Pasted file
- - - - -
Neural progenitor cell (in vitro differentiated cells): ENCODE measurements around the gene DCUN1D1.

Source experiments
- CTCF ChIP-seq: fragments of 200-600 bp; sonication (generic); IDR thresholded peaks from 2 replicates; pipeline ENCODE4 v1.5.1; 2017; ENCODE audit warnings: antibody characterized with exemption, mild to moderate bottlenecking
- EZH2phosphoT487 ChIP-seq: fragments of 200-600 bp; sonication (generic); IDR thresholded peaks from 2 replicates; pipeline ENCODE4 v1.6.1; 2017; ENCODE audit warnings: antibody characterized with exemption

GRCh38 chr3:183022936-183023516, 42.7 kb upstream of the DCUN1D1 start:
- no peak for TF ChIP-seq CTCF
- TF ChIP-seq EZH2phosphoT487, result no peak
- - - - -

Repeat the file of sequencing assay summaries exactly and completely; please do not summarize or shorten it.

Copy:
Neural progenitor cell (in vitro differentiated cells): ENCODE measurements around the gene DCUN1D1.

Source experiments
- CTCF ChIP-seq: fragments of 200-600 bp; sonication (generic); IDR thresholded peaks from 2 replicates; pipeline ENCODE4 v1.5.1; 2017; ENCODE audit warnings: antibody characterized with exemption, mild to moderate bottlenecking
- EZH2phosphoT487 ChIP-seq: fragments of 200-600 bp; sonication (generic); IDR thresholded peaks from 2 replicates; pipeline ENCODE4 v1.6.1; 2017; ENCODE audit warnings: antibody characterized with exemption

GRCh38 chr3:183022936-183023516, 42.7 kb upstream of the DCUN1D1 start:
- no peak for TF ChIP-seq CTCF
- TF ChIP-seq EZH2phosphoT487, result no peak